Nina Simone is widely known as the personification of the tortured genius. Her life was made even more complicated as one of the countless African Americans forced to endure generations of systematic barriers impeded on their life and experiences that stretched back to when black people were kept in bondage and all the way through the onset of the Civil Rights Era. Contrary to popular belief, not even successful artists were immune to being held back because of their blackness. Despite years of dedicated training and natural talent, Eunice Waymon was refused the opportunity to achieve her life’s goal in becoming a classical pianist. But as Nina Simone, she fulfilled her destiny as an artist who provided unflinching insight into the trauma imposed on African Americans through racial violence and segregation. Her music was part of the soundtrack for the movement as she tuned into the suffering, rage and frustration of a people in the midst of fighting against the oppression intended to keep them from their well-deserved piece of the American dream.
Through its final production of the 42nd season, The Black Rep asks its patrons to imagine with them the moment that created the seismic shift of Simone from successful singer and pianist to a cultural icon – the bombing of Birmingham’s 16th Street Baptist Church.
Christina Ham’s “Nina Simone: Four Women” brings to life the characters of Simone’s iconic jazz standard “Four Women” – substituting Simone herself for Peaches. The ladies sit in the burned out sanctuary of Birmingham’s 16th Street Baptist Church in the wake of the bombing by the Ku Klux Klan that took the life of four young parishioners and sparked international outrage.
Simone eventually became both an ambassador for black pride and a musical translator of black suffering as it relates to racism and the impact on those it forced into second class citizenship. The audience’s palpable reaction to the play indicate a crowd favorite – as did the impressive number of guests in the seats for Friday’s opening night production at Washington University’s Edison Theatre.
Simone is engaged in an attempt to create an artistic response to the righteous anger as the streets erupt with protest as a result of the killings when Aunt Sarah enters the building seeking refuge from the chaos happening just outside the ravaged walls. Sephronia follows and then Sweet Thing. While processing the world as they know it coming undone, they engage in discourse that addresses issues such as colorism, classism and misogyny and the complicated internal layers that further impede the fight for social justice, equality and even artistic freedom.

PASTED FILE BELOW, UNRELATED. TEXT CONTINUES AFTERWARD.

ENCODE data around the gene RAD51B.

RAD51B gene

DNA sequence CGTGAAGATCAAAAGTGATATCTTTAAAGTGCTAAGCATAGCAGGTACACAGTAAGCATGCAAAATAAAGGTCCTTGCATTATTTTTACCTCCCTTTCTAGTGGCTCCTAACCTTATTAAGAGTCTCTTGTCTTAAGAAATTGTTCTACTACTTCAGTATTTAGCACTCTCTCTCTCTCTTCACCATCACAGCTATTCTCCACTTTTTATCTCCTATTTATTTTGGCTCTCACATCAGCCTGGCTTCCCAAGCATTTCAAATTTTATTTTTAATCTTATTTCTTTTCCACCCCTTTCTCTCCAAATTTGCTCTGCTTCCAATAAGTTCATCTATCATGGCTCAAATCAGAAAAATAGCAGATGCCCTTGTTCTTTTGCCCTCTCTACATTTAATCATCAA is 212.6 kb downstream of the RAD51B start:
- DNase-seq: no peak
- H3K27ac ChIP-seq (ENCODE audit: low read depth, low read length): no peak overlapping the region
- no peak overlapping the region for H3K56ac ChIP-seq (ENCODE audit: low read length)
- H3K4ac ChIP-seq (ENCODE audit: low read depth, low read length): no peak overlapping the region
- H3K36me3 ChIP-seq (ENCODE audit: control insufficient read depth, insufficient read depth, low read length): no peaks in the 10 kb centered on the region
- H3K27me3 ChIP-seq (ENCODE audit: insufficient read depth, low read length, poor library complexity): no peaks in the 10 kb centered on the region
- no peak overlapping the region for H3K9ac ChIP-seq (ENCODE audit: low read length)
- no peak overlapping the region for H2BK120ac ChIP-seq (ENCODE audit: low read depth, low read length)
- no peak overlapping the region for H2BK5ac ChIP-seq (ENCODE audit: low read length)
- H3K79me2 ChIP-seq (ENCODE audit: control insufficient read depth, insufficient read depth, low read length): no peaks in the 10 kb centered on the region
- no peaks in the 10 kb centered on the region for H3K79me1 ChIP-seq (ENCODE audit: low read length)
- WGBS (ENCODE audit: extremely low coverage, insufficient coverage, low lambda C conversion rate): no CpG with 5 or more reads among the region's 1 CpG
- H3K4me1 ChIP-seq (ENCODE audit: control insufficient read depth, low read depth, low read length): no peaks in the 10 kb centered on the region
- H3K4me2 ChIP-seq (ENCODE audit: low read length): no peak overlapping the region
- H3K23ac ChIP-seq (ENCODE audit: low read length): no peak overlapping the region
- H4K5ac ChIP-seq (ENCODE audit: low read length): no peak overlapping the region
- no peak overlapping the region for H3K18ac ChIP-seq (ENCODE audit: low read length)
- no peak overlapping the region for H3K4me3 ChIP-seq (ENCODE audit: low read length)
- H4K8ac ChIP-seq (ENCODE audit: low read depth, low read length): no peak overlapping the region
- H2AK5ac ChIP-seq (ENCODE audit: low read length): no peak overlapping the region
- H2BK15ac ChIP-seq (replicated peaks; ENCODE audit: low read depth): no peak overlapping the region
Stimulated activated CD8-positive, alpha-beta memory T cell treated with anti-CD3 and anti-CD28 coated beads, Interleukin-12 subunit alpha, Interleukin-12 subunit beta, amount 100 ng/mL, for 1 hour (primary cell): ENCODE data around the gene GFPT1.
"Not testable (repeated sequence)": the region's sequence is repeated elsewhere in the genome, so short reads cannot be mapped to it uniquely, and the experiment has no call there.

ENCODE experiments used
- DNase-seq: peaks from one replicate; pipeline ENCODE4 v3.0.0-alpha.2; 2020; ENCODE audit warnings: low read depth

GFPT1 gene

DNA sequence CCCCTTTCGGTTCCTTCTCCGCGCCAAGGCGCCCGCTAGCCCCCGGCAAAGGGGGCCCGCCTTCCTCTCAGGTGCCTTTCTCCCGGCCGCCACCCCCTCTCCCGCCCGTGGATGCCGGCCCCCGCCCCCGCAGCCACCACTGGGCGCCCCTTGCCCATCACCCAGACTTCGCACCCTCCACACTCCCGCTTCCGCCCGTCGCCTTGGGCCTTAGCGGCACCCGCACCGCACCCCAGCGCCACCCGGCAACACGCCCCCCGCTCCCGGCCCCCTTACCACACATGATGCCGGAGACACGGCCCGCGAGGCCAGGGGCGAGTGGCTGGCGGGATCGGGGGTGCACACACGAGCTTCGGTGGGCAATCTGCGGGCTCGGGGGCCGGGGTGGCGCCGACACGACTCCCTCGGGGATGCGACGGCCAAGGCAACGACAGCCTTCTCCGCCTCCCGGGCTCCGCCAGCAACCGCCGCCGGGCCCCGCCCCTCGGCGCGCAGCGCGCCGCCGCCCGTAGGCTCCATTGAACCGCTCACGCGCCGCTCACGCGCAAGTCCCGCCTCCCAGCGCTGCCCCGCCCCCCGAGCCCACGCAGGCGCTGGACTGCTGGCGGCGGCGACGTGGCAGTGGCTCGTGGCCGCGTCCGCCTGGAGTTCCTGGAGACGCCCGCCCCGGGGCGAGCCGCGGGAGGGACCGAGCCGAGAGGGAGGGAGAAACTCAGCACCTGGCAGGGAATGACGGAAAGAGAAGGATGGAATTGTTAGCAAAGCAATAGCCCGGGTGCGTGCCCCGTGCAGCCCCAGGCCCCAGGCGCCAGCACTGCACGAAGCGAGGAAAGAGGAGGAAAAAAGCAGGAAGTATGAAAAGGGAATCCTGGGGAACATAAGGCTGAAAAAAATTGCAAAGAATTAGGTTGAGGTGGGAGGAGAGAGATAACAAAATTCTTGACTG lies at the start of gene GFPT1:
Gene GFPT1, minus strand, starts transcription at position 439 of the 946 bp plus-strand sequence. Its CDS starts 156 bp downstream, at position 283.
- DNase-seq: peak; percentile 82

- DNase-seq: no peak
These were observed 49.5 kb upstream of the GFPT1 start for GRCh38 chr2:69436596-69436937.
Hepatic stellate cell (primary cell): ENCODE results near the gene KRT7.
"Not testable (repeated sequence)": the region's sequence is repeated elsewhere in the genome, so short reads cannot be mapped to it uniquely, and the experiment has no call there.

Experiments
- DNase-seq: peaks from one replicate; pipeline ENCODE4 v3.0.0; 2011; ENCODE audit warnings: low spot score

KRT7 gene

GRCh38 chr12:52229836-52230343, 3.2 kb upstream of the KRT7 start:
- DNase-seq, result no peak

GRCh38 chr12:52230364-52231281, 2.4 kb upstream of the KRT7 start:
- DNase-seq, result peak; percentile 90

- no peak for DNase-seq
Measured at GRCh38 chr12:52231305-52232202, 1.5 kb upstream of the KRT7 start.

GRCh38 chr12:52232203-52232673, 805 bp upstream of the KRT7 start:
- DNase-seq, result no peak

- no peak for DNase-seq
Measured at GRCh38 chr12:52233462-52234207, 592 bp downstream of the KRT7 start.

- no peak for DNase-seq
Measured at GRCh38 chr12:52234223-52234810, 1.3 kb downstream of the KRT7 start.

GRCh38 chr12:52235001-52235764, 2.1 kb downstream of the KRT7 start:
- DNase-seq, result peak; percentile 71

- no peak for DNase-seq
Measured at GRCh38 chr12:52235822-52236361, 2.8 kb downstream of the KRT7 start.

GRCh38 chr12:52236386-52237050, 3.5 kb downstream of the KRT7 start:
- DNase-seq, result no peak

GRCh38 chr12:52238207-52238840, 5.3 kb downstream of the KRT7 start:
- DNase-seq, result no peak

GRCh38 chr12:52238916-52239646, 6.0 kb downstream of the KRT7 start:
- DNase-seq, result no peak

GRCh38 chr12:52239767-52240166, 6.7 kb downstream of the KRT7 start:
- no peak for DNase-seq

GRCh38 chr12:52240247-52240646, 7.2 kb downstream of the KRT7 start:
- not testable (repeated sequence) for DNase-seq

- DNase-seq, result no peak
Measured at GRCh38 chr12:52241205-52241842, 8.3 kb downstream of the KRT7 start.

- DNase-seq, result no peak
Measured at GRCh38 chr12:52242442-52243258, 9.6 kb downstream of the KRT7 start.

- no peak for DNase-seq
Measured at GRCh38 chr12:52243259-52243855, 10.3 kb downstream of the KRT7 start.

Simone’s music – and her struggles – take center stage, alongside the women Ham took the liberty of expounding upon with her play.
The play itself – which weaves in Simone’s music and other tunes performed by her and the quartet ensemble – is interesting and insightful, but falls short in a few places, mainly, in how the characters forge their respective connections. Yes, the situation is imagined, but Ham still could have been more realistic in some of the situations and connections between the ladies. However, audiences seem to thoroughly enjoy every element of the story as it unfolds – even the small helping of urban stage play elements woven into the writing.
The Black Rep’s presentation of the work has the advantage of Ron Himes’ precise direction and solid performances to carry it through. Watching Denise Thimes’ impressive take on Aunt Sarah was particularly enjoyable. A veteran of the stage, though known mostly to St. Louis audiences as a jazz singer, Thimes captures the essence of her character – a domestic worker who relies on her faith to manage the indignities imposed upon her for simply being a black woman born in the south. In her first leading role, Leah Stewart showcases her potential as an actress with her portrayal of Simone – as do newcomers Camille Sharp and Alex Jay as Sweet Thing and Sephronia.
The technical elements of “Nina Simone: Four Women” accentuate the experience of the play. The scenic design of Tim Jones, costume design of Nikki Glaros, lighting design of Sean Savoie and sound design of Justin Schmitz transport the audience to one of America’s darkest hours. With Glaros’ dressing of Thimes as Sarah and Sharp as Sweet Thing, she nails the intention of the characters – and illustrates the importance of a character’s connection to his or her clothing.
The Black Rep’s presentation of Nina Simone: Four Women continues at Washington University’s Edison Theatre (6445 Forsyth Blvd.) through June 2. For tickets and/or more information, visit www.theblackrep.org or call (314) 534-3807.